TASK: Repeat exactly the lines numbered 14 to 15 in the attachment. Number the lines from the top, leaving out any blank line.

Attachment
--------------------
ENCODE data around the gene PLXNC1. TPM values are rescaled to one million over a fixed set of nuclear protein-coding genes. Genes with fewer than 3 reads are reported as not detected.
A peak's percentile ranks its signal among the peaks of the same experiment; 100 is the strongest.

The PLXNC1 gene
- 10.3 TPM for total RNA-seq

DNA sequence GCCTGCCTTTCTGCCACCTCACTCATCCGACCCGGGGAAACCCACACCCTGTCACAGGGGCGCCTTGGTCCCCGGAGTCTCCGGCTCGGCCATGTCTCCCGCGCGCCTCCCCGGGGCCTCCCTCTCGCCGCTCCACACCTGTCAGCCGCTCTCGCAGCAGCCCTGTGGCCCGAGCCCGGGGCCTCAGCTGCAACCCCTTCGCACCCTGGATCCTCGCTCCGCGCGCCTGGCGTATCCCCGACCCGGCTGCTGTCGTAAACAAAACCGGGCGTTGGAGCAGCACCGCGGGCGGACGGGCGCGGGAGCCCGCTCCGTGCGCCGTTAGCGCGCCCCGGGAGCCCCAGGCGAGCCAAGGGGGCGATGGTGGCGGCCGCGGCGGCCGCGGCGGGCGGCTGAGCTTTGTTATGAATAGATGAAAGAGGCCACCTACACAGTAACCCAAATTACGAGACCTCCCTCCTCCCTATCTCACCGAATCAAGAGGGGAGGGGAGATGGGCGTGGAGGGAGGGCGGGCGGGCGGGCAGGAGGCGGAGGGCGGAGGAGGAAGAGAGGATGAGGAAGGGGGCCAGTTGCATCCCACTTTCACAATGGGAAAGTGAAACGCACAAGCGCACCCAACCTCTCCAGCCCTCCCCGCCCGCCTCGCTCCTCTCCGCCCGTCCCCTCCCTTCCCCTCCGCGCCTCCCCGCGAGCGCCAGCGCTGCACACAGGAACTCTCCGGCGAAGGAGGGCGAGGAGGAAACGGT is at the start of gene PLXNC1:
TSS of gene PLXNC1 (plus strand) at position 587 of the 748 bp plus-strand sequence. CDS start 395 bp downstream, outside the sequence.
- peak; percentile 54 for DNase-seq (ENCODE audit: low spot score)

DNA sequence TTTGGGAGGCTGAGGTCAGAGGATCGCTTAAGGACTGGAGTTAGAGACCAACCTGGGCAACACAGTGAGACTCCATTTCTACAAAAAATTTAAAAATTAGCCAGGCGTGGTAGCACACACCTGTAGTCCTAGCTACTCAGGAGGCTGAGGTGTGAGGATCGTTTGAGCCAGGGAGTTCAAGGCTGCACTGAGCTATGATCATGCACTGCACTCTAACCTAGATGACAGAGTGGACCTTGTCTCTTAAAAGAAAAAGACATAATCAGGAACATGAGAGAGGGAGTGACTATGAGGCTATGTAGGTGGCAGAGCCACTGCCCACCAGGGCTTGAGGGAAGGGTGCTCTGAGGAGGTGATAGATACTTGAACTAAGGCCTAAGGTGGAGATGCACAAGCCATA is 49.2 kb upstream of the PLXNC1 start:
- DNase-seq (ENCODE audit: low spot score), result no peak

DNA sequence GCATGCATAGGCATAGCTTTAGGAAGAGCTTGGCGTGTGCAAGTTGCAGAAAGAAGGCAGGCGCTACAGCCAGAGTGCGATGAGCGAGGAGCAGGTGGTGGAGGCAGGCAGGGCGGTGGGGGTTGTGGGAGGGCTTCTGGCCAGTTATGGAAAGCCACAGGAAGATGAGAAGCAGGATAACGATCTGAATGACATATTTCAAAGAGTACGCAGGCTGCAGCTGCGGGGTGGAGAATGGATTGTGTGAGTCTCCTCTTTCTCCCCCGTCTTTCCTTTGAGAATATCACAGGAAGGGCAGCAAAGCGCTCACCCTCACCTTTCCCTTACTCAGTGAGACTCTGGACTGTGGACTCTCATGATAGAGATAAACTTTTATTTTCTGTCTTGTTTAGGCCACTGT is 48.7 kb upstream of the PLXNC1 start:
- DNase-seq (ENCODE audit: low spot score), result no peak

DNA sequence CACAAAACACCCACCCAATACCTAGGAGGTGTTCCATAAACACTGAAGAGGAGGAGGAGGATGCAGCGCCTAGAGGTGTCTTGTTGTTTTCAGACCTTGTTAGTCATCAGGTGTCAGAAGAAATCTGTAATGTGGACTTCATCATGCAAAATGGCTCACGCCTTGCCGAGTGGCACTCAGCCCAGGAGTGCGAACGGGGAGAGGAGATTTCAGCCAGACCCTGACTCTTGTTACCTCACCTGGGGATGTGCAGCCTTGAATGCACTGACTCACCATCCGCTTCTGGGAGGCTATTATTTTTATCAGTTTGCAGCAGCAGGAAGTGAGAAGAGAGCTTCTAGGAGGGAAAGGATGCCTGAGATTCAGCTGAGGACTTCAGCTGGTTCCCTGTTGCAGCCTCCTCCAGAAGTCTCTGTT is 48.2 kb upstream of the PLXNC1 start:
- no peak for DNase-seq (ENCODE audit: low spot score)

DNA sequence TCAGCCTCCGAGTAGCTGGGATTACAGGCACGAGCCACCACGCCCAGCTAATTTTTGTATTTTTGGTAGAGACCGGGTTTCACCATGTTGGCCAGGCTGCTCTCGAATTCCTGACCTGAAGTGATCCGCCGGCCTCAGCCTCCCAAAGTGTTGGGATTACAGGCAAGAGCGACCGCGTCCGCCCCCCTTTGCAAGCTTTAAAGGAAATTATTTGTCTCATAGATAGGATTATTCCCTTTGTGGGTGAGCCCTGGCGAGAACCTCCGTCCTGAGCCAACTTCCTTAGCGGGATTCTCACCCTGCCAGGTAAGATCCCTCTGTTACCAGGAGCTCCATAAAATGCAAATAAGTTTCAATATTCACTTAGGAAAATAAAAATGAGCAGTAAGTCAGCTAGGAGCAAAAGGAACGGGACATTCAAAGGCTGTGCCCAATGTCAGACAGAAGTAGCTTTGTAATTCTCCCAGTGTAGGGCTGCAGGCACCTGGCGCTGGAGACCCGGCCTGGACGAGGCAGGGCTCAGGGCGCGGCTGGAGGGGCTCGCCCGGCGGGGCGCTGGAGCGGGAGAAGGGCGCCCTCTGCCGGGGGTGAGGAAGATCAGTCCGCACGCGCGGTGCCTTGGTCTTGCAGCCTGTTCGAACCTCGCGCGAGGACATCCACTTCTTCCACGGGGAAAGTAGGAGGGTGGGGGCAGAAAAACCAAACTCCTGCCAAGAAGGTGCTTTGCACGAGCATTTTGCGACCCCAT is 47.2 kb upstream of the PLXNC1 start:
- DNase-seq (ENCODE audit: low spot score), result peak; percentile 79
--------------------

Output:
DNA sequence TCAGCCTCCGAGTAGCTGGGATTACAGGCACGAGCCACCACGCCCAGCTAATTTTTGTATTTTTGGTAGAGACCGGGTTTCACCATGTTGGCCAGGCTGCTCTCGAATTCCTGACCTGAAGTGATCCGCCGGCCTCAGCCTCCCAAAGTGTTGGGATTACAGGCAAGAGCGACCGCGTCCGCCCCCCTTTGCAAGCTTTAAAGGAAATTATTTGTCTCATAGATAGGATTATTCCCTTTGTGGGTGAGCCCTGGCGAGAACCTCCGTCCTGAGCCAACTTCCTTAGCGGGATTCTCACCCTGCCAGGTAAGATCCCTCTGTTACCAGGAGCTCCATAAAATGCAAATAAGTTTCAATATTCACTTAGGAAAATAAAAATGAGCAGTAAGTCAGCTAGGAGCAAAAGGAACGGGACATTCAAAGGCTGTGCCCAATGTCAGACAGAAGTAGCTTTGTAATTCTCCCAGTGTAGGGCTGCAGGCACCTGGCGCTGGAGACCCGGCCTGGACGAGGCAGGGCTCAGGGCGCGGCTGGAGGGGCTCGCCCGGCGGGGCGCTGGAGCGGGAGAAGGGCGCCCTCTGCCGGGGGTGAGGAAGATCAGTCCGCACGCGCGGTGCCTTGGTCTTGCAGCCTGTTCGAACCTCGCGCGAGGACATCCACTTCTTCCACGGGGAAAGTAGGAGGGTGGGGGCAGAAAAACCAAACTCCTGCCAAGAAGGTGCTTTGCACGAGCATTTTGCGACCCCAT is 47.2 kb upstream of the PLXNC1 start:
- DNase-seq (ENCODE audit: low spot score), result peak; percentile 79